State Representative Shane Wilkin presented a proclamation on behalf of himself and House Speaker Bob Cupp, giving “special recognition to the Lincoln School on the memorable occasion of the 150th anniversary of its construction.”

The proclamation reads, in part:

“The spirit of our nation is founded upon and reflected in the events of the past, and the memorializing of significant landmarks is vital for the preservation of America’s unique heritage. Established in 1870, the Lincoln School became a focal point in the fight for integration throughout Hillsboro City Schools, and it was the first Northern test case resulting from the 1954 Brown v. Board of Education decision.

“Following the Supreme Court ruling, a group of African American mothers wished to enroll their children in one of the all-white elementary schools in the Hillsboro area, only to be told that they could not and that they had to send their children back to the Lincoln School. Every day — every weekday — for two years, these women and their children marched to the Webster School to express their opposition. Finally, in 1956, a Supreme Court victory ended segregation in Hillsboro, and the account of this struggle has been preserved by the efforts of the Highland House Museum and the Historical Society and the Lincoln School Project Exhibit.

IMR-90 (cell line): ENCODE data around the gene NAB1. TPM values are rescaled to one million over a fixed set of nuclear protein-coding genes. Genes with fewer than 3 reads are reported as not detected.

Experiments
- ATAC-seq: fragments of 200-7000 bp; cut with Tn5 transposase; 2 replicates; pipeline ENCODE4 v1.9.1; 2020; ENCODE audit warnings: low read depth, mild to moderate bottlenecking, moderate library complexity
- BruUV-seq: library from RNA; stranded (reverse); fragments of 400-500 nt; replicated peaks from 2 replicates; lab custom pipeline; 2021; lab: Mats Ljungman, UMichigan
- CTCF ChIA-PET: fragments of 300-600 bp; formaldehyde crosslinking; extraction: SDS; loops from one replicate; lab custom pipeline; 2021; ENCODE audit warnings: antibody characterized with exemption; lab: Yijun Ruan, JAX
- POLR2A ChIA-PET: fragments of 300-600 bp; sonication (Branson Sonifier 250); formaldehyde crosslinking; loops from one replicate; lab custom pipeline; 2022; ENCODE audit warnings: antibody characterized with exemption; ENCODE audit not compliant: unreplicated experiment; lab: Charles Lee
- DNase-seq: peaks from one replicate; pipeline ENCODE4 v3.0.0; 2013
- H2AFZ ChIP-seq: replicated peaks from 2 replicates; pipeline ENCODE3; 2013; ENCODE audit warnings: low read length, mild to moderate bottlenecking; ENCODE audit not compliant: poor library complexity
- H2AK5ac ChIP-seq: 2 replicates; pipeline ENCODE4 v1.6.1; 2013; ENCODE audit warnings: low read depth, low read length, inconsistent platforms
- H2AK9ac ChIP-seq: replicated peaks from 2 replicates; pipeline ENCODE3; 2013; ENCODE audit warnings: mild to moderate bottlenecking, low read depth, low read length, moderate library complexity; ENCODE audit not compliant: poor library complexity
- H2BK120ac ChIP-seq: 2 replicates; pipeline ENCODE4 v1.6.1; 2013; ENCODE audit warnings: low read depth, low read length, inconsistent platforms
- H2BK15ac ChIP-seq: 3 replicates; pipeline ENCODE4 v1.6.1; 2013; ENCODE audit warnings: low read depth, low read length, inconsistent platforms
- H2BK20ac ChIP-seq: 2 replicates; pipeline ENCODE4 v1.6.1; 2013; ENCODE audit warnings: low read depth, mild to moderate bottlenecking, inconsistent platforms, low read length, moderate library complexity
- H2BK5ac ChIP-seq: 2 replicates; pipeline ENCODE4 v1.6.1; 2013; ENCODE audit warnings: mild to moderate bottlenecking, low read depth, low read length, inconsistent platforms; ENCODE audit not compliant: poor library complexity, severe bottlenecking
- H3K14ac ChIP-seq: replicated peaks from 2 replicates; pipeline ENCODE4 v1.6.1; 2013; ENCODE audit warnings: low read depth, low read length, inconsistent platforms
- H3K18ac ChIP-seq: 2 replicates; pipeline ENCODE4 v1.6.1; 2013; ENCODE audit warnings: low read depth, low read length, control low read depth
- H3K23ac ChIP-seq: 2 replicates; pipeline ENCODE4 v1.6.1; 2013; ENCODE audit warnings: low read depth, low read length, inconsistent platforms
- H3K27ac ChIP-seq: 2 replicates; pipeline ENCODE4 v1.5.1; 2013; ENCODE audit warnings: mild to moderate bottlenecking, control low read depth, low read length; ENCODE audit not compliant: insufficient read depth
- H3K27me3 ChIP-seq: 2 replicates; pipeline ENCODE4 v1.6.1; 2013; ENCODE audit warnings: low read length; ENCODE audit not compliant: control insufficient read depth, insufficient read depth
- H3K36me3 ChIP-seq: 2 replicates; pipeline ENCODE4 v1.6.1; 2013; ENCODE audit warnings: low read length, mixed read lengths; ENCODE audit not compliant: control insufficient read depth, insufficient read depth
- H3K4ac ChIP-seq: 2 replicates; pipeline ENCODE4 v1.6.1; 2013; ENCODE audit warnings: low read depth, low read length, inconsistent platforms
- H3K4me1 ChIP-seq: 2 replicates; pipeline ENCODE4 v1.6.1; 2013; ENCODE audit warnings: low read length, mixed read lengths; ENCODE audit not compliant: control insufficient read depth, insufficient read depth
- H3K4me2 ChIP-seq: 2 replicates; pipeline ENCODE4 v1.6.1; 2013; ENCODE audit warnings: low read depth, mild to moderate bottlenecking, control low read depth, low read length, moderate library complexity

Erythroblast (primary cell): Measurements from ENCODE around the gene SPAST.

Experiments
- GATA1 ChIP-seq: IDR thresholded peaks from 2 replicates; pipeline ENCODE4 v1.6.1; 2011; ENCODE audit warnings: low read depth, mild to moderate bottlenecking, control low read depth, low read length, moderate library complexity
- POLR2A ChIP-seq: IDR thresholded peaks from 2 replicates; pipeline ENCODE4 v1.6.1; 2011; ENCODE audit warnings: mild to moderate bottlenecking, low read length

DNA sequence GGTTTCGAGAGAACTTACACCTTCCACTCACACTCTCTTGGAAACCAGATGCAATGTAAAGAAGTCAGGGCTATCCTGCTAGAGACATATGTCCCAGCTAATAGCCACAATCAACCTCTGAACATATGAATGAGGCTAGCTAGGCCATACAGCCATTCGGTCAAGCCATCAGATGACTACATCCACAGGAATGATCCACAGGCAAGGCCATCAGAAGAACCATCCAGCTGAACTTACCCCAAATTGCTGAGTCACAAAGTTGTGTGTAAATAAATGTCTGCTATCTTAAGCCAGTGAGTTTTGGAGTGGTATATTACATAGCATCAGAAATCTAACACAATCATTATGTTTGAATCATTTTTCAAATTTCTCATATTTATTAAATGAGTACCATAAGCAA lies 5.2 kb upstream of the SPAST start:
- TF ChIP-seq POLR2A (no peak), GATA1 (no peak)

“The many individuals who have protected and shared the legacy of the Lincoln School are deserving of high praise, for they are helping to foster awareness and understanding of Ohio’s history. It is through endeavors of people such as they that the important details of our past are transmitted to future generations for their appreciation and knowledge. We are certain that in the years to come, the story of the Lincoln School will endure as a lasting testament to those brave activists who took a stand against segregation and injustice.”